The approach of what I and many others call Christmas, is causing the same embarrassment as it always does. Some think we should wish one another “Happy Holidays” while others prefer “Merry (or Happy) Christmas.” Some of us get quite upset about it, too.
Naturally, we don’t expect our Jewish and Muslim neighbours to get into the Christmas spirit, but they are busy with their own festivals, Hanukkah and Milad un Nabi (I think the Prophet’s birthday occurred in December this year).
The Christ child’s birth will warm the hearts of Christians, overeating and overspending will gladden the hearts of our secular friends.
In pre-scientific days, people in the Northern Hemisphere celebrated the winter solstice, offering sacrifices to encourage the sun to come back. For people whose survival depended on hunting and gathering, or even on farming, this turning point was of critical importance. The church, looking for ways to supplant pagan feasts, placed Christmas close to midwinter, in order to make switching less troublesome for ex-pagan converts.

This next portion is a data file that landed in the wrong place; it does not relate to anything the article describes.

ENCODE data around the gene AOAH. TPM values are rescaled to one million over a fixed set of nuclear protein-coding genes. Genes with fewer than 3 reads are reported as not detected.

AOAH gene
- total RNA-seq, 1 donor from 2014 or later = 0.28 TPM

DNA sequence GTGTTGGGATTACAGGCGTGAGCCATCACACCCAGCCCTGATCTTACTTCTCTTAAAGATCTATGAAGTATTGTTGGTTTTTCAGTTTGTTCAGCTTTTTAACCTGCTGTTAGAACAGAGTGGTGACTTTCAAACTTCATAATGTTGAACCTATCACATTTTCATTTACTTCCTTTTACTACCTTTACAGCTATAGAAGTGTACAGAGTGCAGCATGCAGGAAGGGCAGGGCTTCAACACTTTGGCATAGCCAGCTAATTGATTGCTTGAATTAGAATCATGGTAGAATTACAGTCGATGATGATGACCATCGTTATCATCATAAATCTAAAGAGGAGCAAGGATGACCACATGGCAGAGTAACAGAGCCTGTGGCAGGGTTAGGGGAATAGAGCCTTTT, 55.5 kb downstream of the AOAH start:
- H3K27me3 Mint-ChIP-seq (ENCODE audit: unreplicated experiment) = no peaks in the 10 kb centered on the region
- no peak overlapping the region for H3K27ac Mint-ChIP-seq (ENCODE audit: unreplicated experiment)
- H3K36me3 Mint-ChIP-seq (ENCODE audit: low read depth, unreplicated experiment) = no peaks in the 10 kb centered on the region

Most of us today are fairly sure that winter, however long and dismal it may be, will come to an end sooner or later. Neo-pagans and Wiccans continue to perform their supplications to the sun, to convince it to turn back and awaken nature once again. And why not? It takes nothing away from the more recent religious observances. The Christ child’s birth will warm the hearts of Christians, overeating and overspending will gladden the hearts of our secular friends.
I expect cynics will simmer contentedly in their acid-bath, muttering “Bah, humbug!” There’s really no need to get all militant over it, is there?
I’d like to take this opportunity to wish everybody, regardless of culture or philosophical persuasion, a very happy winter festival. In our house it’s Christmas, the rebirth of simplicity and gentleness in the world, but we’ve no objection those who encourage the sun to stay in business. In fact, I hope they’ll continue to build on past successes, and get us an early spring.
Be as happy as you can, and please, all you merrymakers, don’t drink and drive!